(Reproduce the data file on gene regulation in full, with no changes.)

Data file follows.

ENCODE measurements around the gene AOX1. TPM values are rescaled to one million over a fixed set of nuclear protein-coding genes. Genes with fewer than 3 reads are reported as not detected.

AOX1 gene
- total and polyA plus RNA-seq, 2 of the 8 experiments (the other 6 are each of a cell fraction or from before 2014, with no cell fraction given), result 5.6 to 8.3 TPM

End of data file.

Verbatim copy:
ENCODE measurements around the gene AOX1. TPM values are rescaled to one million over a fixed set of nuclear protein-coding genes. Genes with fewer than 3 reads are reported as not detected.

AOX1 gene
- total and polyA plus RNA-seq, 2 of the 8 experiments (the other 6 are each of a cell fraction or from before 2014, with no cell fraction given), result 5.6 to 8.3 TPM